After our duck trampled the half-dozen corn seedlings on our last row while circling the chicken tractor, I decided to move the chicken tractor far, far away from the garden. It’s under the grape vines now.

My brain must live in a Disney fantasy farm world, where all plants and animals and hoomans live together in musical bliss.

That’s never been the case on our farm.

Free-range chickens rip up plant starts. Sheep devour kale plants in one bite. Escapee ducks flatten teeny seedlings. Chickens kill bunnies. Bunnies mow down freshly planted herbs.

Yesterday Josh said that he could live without the animals. He would much rather just have the garden.

Yeah, I understand why he said that. The garden is a special place for Josh. And I absolutely adore our garden, too. However…I also love the variety, spontaneity, chaos, and personality that the animals bring to our farm. We don’t binge watch TV, and could care even less about the big screen. But if you were to count up the hours that our family spends watching the animals, you might say we have an addiction.

We’ve loved watching the rabbits + bunnies, sheep + lambs, ducks + ducklings, chickens + chicks. It’s adorable! And if I keep learning and observing, it will be more than just adorable. It will be beneficial.

One of my goals is to better manage our menagerie–to use the strengths of each animal to improve our garden, our pasture, our farm and our lives. We can use the animals to enrich the soil, reduce destructive pests, heat up our compost, enliven the land, and eliminate weeds.

But for now, we’re kicking the duck out of the garden.

It’s June 14th–not even summer yet–and we’re getting small, daily harvests. (Still no peas.)

Today I cut leaves off our lettuces. I love “cut and come again” types of lettuce. It means I can harvest as soon as a leaf is the size I want, then come back tomorrow to get another few leaves. Next year I’d love to try some different lettuces. Josh was all excited this year about planting lettuce, but I wasn’t. But now I am. Lettuce is an early win. You can harvest lettuce before almost anything else (except for overwintered crops). I guess I wasn’t too excited about lettuce back in February because we had so much kale and chard. Now that it’s gone, I’m so grateful for our little patch of tender greens.

We also harvested 5 beets. We eat the beetroot and the leaves. Beet leaves always look sickly and unappetizing, but they transform when they’re lightly steamed and tossed with butter. They turn a glossy, rich green.

I cut a few stalks of what I call our “grocery store green onions” because that’s what they were. Since planting the little stublettes from the bottom of the green onions last year, we have been harvesting non stop. Something that normally ends up in the trash has been a source of reliable flavor and color for well over a year now.

We also harvested our first real cutting of winter savory. Winter savory is an herb that I almost wrote off as just an old fashioned, outdated herb. You never see it in sexy poses on magazine covers. Winter savory never gets lead roles in Broadway musicals or even bit parts in made-for-TV-movies. I really don’t know why. Winter savory has got her act together. She grows upright, has a bright, fresh herbal scent, she’s easy to grow and she fits in with any recipe (never overpowering).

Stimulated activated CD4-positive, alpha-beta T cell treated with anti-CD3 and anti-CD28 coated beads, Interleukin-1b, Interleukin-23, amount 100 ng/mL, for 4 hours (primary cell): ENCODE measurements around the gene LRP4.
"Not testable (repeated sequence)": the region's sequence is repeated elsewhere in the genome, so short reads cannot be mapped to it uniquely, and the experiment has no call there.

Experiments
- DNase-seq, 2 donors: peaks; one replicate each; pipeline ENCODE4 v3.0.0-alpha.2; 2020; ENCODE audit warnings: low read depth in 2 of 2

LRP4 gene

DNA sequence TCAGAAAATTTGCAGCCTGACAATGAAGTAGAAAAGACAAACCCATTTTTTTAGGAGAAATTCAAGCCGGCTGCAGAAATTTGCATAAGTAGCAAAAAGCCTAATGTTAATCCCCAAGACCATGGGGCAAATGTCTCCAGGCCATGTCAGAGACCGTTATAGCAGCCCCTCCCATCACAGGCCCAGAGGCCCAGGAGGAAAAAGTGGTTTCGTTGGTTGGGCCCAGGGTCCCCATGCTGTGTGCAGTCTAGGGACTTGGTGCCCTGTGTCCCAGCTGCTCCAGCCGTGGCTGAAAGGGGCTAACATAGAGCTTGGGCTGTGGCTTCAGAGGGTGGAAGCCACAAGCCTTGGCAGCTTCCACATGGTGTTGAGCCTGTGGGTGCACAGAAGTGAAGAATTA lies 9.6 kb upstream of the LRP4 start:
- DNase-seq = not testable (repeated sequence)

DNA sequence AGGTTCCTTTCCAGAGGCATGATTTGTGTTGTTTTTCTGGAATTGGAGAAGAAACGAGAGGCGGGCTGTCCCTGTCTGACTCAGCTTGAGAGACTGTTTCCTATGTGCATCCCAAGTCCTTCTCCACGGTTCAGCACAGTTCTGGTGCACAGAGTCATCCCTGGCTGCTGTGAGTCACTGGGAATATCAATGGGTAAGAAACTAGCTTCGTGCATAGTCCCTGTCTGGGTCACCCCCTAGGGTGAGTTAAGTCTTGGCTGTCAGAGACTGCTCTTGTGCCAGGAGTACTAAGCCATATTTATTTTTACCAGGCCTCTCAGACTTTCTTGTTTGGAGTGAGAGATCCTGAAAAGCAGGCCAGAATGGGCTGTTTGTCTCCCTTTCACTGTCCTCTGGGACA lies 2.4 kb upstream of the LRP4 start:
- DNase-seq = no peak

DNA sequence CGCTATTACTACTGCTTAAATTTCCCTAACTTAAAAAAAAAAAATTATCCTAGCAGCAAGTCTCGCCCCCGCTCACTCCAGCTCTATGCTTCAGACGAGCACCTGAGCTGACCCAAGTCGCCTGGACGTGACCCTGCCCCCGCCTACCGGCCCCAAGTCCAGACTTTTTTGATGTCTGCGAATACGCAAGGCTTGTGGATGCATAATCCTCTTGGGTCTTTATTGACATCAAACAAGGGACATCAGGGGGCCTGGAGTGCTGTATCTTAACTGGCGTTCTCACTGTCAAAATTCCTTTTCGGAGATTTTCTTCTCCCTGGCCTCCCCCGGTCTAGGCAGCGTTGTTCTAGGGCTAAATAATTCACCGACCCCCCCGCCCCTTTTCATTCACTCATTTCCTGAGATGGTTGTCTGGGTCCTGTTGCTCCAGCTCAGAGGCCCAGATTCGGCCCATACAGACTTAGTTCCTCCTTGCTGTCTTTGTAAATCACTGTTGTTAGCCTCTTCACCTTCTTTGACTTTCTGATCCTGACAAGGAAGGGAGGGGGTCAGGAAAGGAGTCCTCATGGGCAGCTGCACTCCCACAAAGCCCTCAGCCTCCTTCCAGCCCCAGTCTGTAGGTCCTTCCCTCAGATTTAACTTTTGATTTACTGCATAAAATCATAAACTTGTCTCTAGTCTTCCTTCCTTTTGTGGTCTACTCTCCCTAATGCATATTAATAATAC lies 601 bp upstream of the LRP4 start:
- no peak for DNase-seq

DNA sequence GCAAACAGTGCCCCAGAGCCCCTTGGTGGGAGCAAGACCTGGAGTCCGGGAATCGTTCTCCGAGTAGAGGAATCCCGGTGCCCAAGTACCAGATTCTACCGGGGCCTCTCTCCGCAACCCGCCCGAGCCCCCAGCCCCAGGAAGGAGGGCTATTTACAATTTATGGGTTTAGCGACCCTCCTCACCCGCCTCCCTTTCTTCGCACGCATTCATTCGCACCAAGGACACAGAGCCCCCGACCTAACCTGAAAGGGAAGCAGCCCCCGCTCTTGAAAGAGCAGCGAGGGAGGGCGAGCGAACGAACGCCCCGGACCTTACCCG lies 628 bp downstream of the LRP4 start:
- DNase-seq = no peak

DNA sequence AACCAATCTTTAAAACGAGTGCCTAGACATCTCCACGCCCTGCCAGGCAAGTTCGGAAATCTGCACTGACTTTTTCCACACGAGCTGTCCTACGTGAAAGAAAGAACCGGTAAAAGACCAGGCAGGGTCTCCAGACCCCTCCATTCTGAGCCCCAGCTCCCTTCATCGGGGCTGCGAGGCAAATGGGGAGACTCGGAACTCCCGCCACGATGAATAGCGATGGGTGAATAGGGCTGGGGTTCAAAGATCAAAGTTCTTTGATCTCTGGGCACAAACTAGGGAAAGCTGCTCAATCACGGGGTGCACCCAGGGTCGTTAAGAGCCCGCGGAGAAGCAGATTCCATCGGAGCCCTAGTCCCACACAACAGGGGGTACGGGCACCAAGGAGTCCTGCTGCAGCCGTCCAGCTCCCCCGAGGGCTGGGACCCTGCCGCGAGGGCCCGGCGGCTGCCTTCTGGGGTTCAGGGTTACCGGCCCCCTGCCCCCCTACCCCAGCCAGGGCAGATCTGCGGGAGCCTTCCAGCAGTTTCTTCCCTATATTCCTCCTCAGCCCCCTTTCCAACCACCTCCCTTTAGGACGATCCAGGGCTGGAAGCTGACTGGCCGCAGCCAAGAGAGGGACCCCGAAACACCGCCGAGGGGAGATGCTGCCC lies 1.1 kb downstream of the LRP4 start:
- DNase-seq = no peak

It’s been a very rainy, cool weekend. Our plants are loving it (with the exception of my precious little Jimmy Nardello peppers. Those little pepper plants are struggling. They’re in the garden expansion (which means the soil hasn’t been improved, it’s a high percentage of wood chips, and they are growing on to of dead grass).

But the rest of the plants are doing the happy dance. Even the tomatoes.

It’s June 12th, and that means there is more happening in the garden and on the farm than I can write about. We’re keeping this farm blog so that we can improve, learn and grow. It’s working! We have used this blog to see “where were at” in terms of same time last year’s garden. It’s exciting and frustrating at the same time. Things seem to move so slow, but like I said, they’re almost moving faster than I can keep up with!

My kitchen is my food lab. Three of my recent experiments are in this photo.

Yogurt: this is a whole milk yogurt, filled with good, grocery store variety bacteria, and cultured in the Instant Pot. We put it on curry, pancakes, or in smoothies.

Popped Wild Rice: Popped like corn, but 10x crunchier. Best with lots of butter and salt. We served it on our chickpea curry last night. It was, as the cool girls on TV say, “Uh-MAY-zing.

And the last item in the photo is the one I’ll be holding my breath for–Mennonite sorghum. I feel like the secret to being self sufficient is growing storable calories. A.K.A. graaaaaains! We had great success with corn last year (as a fresh vegetable), so this year we’re expanding to include Mennonite sorghum, Bloody Butcher dent corn, and purple hominy. And yes, we will nixtamalize our corn and hominy (if you’re wondering). There is no proven link to autism or Alzheimer’s connected with nixtamalization, and we feel confident and safe with the process, so we’re moving forward–no matter what judgement we receive from others. Part of being a homesteader is being confident in your decisions, no matter what the fallout is.